Taylor, Kamala (1924—)
Taylor, Kamala (1924—)
British novelist who was one of the first women writers from the Indian subcontinent to achieve renown. Name variations: Kamala Purnaiya Taylor; (pseudonym) Kamala Markandaya. Born in 1924 (one source cites 1923), in Chimakurti, India; graduated from the University of Madras; married; children: one daughter, Kim.
Nectar in a Sieve (1954); Some Inner Fury (1955); A Silence of Desire (1960); Possession (1963); A Handful of Rice (1966); The Coffer Dams (1969); The Nowhere Man (1972); Two Virgins (1973); The Golden Honeycomb (1977); Pleasure City (1982, published as Shalimar in the U.S., 1983).
Because of its wealth of natural resources, India was long considered the "jewel" in the colonial crown of the British Empire, which had first established a presence there in the 16th century, until gathering resentment and the political leadership of Indians like Mohandas Gandhi led to India's independence in 1947. Kamala Taylor, who was born into the Brahmin caste in Chimakurti, India, in 1924 and moved to England a year after independence, wrote a number of novels that reflect the historical and cultural links, and tensions, between England and India.
Nectar in a Sieve (1954), Taylor's first published novel, was the third she had written. Roundly praised, it launched her as a new voice in post-colonial English literature, was translated into 17 languages, and was named one of the American Library Association's Notable Books of 1955. Set in a farming village in India, Nectar in a Sieve depicts a world of great poverty in which political, economic, and social factors have not made death by starvation a thing of the past. Her second novel, Some Inner Fury (1955), introduced a theme that would become a mainstay of her fiction: the social and cultural conflicts between East and West, specifically between Indians and Britons. The book details a romance between an Indian woman and her English boyfriend during World War II; a great deal of it revolves around the significant "Quit India" campaign in which independence leaders pushed Britain to end its involvement with the Asian subcontinent. Like many Indians and Britons at the time, the characters in Some Inner Fury are divided over the issue.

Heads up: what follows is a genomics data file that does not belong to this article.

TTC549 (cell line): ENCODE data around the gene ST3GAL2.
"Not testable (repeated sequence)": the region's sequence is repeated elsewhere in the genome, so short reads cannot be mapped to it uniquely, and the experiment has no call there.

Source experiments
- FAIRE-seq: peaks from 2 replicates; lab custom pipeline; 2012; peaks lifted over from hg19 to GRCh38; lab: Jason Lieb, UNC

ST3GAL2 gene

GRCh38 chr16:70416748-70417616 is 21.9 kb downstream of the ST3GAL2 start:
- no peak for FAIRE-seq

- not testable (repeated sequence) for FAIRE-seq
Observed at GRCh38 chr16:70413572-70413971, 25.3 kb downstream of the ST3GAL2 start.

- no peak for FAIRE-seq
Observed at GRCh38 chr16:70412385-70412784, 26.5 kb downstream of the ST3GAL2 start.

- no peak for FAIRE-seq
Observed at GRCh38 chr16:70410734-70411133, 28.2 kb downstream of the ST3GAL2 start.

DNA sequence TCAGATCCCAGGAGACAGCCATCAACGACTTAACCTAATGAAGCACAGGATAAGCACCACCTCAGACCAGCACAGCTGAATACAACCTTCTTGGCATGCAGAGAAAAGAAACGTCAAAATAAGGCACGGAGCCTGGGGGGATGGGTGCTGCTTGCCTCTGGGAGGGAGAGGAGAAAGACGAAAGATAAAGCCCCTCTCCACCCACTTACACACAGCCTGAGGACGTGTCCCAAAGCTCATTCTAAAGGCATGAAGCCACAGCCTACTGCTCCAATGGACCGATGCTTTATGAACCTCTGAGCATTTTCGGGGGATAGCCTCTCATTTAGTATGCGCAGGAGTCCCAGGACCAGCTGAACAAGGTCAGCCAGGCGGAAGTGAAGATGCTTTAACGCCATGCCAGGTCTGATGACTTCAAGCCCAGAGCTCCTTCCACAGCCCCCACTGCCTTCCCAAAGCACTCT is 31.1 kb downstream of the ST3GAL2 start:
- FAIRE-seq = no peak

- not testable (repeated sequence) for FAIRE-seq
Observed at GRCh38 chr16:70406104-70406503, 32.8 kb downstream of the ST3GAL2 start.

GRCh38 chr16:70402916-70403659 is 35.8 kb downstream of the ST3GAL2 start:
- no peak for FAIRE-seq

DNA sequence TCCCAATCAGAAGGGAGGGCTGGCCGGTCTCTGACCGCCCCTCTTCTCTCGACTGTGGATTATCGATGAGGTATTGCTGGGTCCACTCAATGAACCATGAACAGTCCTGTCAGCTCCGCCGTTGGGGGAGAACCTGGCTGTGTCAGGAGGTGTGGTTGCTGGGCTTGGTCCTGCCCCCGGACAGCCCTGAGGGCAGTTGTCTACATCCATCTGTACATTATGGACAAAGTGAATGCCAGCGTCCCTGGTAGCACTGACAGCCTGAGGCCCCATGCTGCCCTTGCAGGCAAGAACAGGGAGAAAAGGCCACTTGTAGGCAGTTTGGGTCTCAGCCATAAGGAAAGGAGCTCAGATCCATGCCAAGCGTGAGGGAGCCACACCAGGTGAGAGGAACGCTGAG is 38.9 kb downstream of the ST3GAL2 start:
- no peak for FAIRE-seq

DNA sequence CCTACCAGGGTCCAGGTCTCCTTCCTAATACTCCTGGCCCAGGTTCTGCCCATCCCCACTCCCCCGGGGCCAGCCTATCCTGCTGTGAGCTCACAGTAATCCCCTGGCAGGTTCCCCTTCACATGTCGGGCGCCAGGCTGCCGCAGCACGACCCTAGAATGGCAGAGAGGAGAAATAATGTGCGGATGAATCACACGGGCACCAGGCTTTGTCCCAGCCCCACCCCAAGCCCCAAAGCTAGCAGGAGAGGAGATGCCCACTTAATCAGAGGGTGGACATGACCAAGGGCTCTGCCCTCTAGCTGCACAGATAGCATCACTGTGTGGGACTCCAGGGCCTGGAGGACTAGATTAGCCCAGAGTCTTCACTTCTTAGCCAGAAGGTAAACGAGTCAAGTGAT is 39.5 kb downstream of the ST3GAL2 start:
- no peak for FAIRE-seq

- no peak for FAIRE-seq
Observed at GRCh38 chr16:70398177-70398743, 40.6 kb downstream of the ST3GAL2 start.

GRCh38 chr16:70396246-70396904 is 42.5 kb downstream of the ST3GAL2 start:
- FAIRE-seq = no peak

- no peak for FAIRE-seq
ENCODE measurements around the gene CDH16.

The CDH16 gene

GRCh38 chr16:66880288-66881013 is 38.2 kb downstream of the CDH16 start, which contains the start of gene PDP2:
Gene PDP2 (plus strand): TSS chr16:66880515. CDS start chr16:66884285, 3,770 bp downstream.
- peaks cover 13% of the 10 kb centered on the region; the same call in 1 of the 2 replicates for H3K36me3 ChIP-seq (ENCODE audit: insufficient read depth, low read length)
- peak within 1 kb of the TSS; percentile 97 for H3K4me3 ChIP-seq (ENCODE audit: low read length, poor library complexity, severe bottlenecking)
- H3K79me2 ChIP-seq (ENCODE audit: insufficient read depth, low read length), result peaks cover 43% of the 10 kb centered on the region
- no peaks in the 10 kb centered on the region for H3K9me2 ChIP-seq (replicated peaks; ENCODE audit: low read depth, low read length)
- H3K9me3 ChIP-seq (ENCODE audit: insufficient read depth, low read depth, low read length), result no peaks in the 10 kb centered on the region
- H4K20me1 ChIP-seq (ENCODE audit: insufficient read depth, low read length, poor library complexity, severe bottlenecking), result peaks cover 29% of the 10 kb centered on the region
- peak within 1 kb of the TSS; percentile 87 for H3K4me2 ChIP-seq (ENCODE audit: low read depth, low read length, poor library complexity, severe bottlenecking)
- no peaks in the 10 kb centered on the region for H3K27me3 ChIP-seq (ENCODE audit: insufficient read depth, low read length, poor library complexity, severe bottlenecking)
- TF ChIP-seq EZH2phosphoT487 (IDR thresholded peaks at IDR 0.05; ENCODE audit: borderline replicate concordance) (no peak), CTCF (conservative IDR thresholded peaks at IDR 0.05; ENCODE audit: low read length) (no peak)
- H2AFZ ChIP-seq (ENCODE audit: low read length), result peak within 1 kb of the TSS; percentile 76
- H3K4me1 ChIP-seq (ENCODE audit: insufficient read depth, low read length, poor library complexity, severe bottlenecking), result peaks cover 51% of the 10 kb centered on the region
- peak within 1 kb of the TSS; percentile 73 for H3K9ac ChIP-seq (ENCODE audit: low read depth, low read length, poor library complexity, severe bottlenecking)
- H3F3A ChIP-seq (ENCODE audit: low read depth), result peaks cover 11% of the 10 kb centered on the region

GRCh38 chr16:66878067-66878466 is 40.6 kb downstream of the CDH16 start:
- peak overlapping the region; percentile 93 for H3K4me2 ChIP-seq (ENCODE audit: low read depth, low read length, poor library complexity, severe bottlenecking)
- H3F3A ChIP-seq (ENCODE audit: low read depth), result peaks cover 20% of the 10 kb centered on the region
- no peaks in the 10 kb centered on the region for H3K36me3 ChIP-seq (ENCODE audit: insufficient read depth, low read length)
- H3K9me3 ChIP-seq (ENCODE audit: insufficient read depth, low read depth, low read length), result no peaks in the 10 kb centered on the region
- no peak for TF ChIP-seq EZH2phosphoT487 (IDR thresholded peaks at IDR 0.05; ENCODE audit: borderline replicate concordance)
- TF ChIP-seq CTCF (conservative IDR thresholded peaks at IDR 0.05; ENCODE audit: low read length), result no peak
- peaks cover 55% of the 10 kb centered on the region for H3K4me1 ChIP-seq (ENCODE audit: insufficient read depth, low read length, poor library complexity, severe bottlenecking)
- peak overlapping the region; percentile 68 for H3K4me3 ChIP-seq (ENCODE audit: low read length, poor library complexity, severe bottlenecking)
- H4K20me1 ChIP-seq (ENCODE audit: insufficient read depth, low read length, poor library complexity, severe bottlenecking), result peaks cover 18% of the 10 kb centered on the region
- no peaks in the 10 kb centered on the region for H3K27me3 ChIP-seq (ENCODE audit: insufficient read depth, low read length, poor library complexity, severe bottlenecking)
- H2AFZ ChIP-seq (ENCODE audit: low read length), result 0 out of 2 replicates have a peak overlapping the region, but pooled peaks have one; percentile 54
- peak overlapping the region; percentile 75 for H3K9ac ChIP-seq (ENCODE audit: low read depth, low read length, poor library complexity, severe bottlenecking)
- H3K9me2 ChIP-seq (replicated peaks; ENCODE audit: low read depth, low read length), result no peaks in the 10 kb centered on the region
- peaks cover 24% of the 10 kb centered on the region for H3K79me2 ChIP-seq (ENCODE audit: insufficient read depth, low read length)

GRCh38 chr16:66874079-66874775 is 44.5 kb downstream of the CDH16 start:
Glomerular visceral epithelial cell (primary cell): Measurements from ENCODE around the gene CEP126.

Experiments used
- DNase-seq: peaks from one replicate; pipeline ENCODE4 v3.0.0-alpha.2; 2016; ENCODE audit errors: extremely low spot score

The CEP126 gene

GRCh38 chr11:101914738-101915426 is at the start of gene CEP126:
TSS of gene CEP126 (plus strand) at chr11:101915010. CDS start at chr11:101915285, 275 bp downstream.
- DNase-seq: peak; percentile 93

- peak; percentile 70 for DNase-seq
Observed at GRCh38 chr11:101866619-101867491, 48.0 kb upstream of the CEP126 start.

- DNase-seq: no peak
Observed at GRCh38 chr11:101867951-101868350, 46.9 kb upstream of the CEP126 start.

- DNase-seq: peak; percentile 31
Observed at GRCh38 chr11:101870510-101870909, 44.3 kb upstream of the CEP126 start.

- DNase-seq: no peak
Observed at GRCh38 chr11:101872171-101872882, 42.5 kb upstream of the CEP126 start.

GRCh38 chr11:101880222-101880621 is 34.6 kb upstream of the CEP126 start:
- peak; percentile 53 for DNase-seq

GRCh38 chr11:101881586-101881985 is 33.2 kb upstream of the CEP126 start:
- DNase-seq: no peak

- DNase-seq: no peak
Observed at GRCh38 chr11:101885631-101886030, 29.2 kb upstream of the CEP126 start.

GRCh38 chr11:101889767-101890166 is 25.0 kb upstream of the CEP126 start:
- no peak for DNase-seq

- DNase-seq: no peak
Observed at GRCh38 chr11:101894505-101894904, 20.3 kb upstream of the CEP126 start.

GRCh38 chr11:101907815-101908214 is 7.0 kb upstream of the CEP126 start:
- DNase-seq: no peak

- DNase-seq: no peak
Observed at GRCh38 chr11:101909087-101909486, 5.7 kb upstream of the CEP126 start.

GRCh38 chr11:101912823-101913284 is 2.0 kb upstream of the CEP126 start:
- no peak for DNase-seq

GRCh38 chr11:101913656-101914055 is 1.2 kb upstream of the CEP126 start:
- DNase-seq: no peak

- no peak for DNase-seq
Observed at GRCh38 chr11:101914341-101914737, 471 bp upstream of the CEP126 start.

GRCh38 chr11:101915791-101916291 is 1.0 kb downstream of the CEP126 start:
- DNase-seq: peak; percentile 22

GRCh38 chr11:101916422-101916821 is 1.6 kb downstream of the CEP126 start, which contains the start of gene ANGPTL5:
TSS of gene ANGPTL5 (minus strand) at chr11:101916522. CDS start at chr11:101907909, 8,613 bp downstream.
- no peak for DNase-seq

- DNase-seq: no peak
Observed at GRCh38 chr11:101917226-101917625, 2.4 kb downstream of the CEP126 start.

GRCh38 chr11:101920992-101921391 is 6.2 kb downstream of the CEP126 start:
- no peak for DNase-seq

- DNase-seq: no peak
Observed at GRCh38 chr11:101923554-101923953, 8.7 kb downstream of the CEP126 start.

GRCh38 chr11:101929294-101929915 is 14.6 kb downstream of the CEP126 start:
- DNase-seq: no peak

What some critics consider her most fully realized novel, A Silence of Desire (1960), again portrays the dynamics of a world in which Western modernism and Eastern traditions uneasily co-exist; the story centers around an Indian immigrant and his ill wife's visits to a faith healer. Possession (1963) is set partly in London and tracks the relationship between an Indian artist and his aristocratic English patron. Though Taylor has sometimes faced criticism—particularly from Indian scholars—for the perceived "unease" with which she writes of the poor, as well as for her reliance on more educated, middle-class immigrant characters, she nevertheless shows a willingness to delve into other facets of the immigrant experience. In A Handful of Rice (1966), she introduces readers to the crowded conditions of less affluent Indians sharing living quarters in London. Her 1972 novel The Nowhere Man portrays an elderly Indian immigrant, a London merchant, who becomes the target of discrimination and hate crimes.
Critics have noted that with her 1973 novel Two Virgins, Taylor introduced newer themes and more experimental prose. Since then, her novels have appeared less frequently, although she still writes as a freelance journalist. Pleasure City, published in 1982, concerns the friendship between a boy in an Indian fishing village and the junior executive of a massive, multinational company that builds a luxury resort nearby.
The Bloomsbury Guide to Women's Literature. Edited by Claire Buck. NY: Prentice Hall, 1992.
Contemporary Novelists. 6th ed. Edited by Susan Windisch Brown. Detroit, MI: St. James Press, 1996.
Encyclopedia of World Literature in the 20th Century. Rev. ed. Edited by Leonard S. Klein. NY: Continuum, 1993.
Carol Brennan , Grosse Pointe, Michigan